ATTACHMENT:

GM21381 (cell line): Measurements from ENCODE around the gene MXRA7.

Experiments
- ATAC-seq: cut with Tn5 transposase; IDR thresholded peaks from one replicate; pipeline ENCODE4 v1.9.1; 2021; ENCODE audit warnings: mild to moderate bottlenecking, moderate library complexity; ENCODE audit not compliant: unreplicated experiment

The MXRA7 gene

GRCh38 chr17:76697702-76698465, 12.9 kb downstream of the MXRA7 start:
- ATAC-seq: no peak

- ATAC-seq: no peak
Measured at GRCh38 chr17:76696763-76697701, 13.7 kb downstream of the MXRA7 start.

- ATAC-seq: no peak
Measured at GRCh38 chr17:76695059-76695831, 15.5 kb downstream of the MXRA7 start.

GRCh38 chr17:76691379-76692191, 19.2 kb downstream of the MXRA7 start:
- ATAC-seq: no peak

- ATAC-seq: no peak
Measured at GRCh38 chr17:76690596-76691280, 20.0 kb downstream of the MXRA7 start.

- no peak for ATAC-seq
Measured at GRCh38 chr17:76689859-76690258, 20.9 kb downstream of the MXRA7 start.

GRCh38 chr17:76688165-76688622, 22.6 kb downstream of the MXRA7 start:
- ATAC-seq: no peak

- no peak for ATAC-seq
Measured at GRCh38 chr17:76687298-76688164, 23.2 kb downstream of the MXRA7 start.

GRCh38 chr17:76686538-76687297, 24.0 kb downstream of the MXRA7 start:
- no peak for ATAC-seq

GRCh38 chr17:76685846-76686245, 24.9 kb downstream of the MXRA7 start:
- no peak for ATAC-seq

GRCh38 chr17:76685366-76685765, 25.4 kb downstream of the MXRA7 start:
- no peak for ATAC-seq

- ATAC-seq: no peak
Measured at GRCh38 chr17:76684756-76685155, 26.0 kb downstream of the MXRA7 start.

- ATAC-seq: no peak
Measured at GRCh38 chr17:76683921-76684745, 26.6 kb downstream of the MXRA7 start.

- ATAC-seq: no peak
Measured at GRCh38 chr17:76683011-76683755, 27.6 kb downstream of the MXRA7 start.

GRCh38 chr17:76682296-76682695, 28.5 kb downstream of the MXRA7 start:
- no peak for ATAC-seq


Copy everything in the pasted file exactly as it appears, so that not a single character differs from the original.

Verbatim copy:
GM21381 (cell line): Measurements from ENCODE around the gene MXRA7.

Experiments
- ATAC-seq: cut with Tn5 transposase; IDR thresholded peaks from one replicate; pipeline ENCODE4 v1.9.1; 2021; ENCODE audit warnings: mild to moderate bottlenecking, moderate library complexity; ENCODE audit not compliant: unreplicated experiment

The MXRA7 gene

GRCh38 chr17:76697702-76698465, 12.9 kb downstream of the MXRA7 start:
- ATAC-seq: no peak

- ATAC-seq: no peak
Measured at GRCh38 chr17:76696763-76697701, 13.7 kb downstream of the MXRA7 start.

- ATAC-seq: no peak
Measured at GRCh38 chr17:76695059-76695831, 15.5 kb downstream of the MXRA7 start.

GRCh38 chr17:76691379-76692191, 19.2 kb downstream of the MXRA7 start:
- ATAC-seq: no peak

- ATAC-seq: no peak
Measured at GRCh38 chr17:76690596-76691280, 20.0 kb downstream of the MXRA7 start.

- no peak for ATAC-seq
Measured at GRCh38 chr17:76689859-76690258, 20.9 kb downstream of the MXRA7 start.

GRCh38 chr17:76688165-76688622, 22.6 kb downstream of the MXRA7 start:
- ATAC-seq: no peak

- no peak for ATAC-seq
Measured at GRCh38 chr17:76687298-76688164, 23.2 kb downstream of the MXRA7 start.

GRCh38 chr17:76686538-76687297, 24.0 kb downstream of the MXRA7 start:
- no peak for ATAC-seq

GRCh38 chr17:76685846-76686245, 24.9 kb downstream of the MXRA7 start:
- no peak for ATAC-seq

GRCh38 chr17:76685366-76685765, 25.4 kb downstream of the MXRA7 start:
- no peak for ATAC-seq

- ATAC-seq: no peak
Measured at GRCh38 chr17:76684756-76685155, 26.0 kb downstream of the MXRA7 start.

- ATAC-seq: no peak
Measured at GRCh38 chr17:76683921-76684745, 26.6 kb downstream of the MXRA7 start.

- ATAC-seq: no peak
Measured at GRCh38 chr17:76683011-76683755, 27.6 kb downstream of the MXRA7 start.

GRCh38 chr17:76682296-76682695, 28.5 kb downstream of the MXRA7 start:
- no peak for ATAC-seq